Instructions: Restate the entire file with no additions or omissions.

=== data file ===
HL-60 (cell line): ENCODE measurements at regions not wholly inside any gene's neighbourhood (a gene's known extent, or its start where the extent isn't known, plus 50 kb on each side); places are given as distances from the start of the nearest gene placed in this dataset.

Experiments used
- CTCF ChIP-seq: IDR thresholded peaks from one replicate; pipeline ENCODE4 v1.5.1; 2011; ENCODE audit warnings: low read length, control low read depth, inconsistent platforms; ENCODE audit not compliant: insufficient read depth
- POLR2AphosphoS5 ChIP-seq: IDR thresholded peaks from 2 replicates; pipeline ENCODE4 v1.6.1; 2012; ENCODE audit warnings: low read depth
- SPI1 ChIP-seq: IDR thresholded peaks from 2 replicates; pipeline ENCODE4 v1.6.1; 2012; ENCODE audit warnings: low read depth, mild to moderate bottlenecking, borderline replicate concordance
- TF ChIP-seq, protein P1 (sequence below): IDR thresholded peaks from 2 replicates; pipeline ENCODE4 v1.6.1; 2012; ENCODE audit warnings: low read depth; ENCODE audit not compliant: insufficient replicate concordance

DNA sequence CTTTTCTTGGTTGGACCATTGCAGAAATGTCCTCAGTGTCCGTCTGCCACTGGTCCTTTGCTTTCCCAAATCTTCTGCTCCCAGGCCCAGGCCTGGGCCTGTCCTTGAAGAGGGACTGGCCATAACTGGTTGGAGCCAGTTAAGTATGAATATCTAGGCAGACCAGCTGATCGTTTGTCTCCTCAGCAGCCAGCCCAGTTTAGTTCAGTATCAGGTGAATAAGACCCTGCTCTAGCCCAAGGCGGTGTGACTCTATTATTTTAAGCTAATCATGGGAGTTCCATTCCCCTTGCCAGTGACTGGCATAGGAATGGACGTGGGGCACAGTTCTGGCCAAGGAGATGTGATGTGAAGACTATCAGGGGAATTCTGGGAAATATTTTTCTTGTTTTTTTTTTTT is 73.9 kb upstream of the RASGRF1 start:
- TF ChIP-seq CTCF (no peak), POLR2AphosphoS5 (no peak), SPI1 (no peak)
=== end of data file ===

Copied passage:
HL-60 (cell line): ENCODE measurements at regions not wholly inside any gene's neighbourhood (a gene's known extent, or its start where the extent isn't known, plus 50 kb on each side); places are given as distances from the start of the nearest gene placed in this dataset.

Experiments used
- CTCF ChIP-seq: IDR thresholded peaks from one replicate; pipeline ENCODE4 v1.5.1; 2011; ENCODE audit warnings: low read length, control low read depth, inconsistent platforms; ENCODE audit not compliant: insufficient read depth
- POLR2AphosphoS5 ChIP-seq: IDR thresholded peaks from 2 replicates; pipeline ENCODE4 v1.6.1; 2012; ENCODE audit warnings: low read depth
- SPI1 ChIP-seq: IDR thresholded peaks from 2 replicates; pipeline ENCODE4 v1.6.1; 2012; ENCODE audit warnings: low read depth, mild to moderate bottlenecking, borderline replicate concordance
- TF ChIP-seq, protein P1 (sequence below): IDR thresholded peaks from 2 replicates; pipeline ENCODE4 v1.6.1; 2012; ENCODE audit warnings: low read depth; ENCODE audit not compliant: insufficient replicate concordance

DNA sequence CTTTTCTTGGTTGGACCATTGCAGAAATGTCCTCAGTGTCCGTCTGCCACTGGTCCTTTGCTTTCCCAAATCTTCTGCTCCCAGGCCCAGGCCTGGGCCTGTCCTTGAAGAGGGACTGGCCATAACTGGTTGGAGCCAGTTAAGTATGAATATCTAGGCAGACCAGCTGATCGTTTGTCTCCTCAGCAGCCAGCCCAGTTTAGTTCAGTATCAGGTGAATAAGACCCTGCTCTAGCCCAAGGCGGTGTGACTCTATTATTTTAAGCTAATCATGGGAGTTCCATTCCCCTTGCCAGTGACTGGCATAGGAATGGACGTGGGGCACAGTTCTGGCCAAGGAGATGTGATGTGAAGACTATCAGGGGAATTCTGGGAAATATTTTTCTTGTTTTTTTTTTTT is 73.9 kb upstream of the RASGRF1 start:
- TF ChIP-seq CTCF (no peak), POLR2AphosphoS5 (no peak), SPI1 (no peak)